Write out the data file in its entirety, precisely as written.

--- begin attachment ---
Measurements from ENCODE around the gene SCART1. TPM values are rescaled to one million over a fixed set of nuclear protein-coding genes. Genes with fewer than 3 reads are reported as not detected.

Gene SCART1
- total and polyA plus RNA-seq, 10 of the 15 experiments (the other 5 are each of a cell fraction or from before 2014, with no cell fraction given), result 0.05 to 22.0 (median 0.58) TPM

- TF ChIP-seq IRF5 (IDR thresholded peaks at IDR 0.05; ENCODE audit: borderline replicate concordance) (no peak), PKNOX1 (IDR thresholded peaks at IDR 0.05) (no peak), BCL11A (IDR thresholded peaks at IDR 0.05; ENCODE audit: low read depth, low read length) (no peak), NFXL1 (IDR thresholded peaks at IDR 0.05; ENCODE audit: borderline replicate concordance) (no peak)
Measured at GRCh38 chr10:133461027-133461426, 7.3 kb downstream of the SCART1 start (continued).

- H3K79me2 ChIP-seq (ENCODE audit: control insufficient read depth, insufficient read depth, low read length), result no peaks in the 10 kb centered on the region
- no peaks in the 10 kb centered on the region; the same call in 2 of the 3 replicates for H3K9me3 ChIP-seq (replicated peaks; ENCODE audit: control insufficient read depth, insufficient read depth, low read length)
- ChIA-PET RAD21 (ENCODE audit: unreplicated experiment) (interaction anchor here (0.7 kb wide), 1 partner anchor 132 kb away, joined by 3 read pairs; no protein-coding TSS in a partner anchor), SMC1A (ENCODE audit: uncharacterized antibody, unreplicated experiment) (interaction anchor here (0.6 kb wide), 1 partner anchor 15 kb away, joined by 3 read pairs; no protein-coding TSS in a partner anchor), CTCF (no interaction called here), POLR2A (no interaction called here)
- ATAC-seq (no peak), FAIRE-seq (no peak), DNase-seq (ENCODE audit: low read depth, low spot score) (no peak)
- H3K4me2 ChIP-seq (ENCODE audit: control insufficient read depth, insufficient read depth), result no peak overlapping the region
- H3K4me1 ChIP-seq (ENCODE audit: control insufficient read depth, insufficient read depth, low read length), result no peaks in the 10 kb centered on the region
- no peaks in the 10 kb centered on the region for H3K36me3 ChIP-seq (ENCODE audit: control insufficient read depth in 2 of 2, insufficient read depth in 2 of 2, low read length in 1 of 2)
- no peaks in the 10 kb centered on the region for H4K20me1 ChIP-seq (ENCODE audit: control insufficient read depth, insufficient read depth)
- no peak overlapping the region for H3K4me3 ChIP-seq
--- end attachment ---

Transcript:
Measurements from ENCODE around the gene SCART1. TPM values are rescaled to one million over a fixed set of nuclear protein-coding genes. Genes with fewer than 3 reads are reported as not detected.

Gene SCART1
- total and polyA plus RNA-seq, 10 of the 15 experiments (the other 5 are each of a cell fraction or from before 2014, with no cell fraction given), result 0.05 to 22.0 (median 0.58) TPM

- TF ChIP-seq IRF5 (IDR thresholded peaks at IDR 0.05; ENCODE audit: borderline replicate concordance) (no peak), PKNOX1 (IDR thresholded peaks at IDR 0.05) (no peak), BCL11A (IDR thresholded peaks at IDR 0.05; ENCODE audit: low read depth, low read length) (no peak), NFXL1 (IDR thresholded peaks at IDR 0.05; ENCODE audit: borderline replicate concordance) (no peak)
Measured at GRCh38 chr10:133461027-133461426, 7.3 kb downstream of the SCART1 start (continued).

- H3K79me2 ChIP-seq (ENCODE audit: control insufficient read depth, insufficient read depth, low read length), result no peaks in the 10 kb centered on the region
- no peaks in the 10 kb centered on the region; the same call in 2 of the 3 replicates for H3K9me3 ChIP-seq (replicated peaks; ENCODE audit: control insufficient read depth, insufficient read depth, low read length)
- ChIA-PET RAD21 (ENCODE audit: unreplicated experiment) (interaction anchor here (0.7 kb wide), 1 partner anchor 132 kb away, joined by 3 read pairs; no protein-coding TSS in a partner anchor), SMC1A (ENCODE audit: uncharacterized antibody, unreplicated experiment) (interaction anchor here (0.6 kb wide), 1 partner anchor 15 kb away, joined by 3 read pairs; no protein-coding TSS in a partner anchor), CTCF (no interaction called here), POLR2A (no interaction called here)
- ATAC-seq (no peak), FAIRE-seq (no peak), DNase-seq (ENCODE audit: low read depth, low spot score) (no peak)
- H3K4me2 ChIP-seq (ENCODE audit: control insufficient read depth, insufficient read depth), result no peak overlapping the region
- H3K4me1 ChIP-seq (ENCODE audit: control insufficient read depth, insufficient read depth, low read length), result no peaks in the 10 kb centered on the region
- no peaks in the 10 kb centered on the region for H3K36me3 ChIP-seq (ENCODE audit: control insufficient read depth in 2 of 2, insufficient read depth in 2 of 2, low read length in 1 of 2)
- no peaks in the 10 kb centered on the region for H4K20me1 ChIP-seq (ENCODE audit: control insufficient read depth, insufficient read depth)
- no peak overlapping the region for H3K4me3 ChIP-seq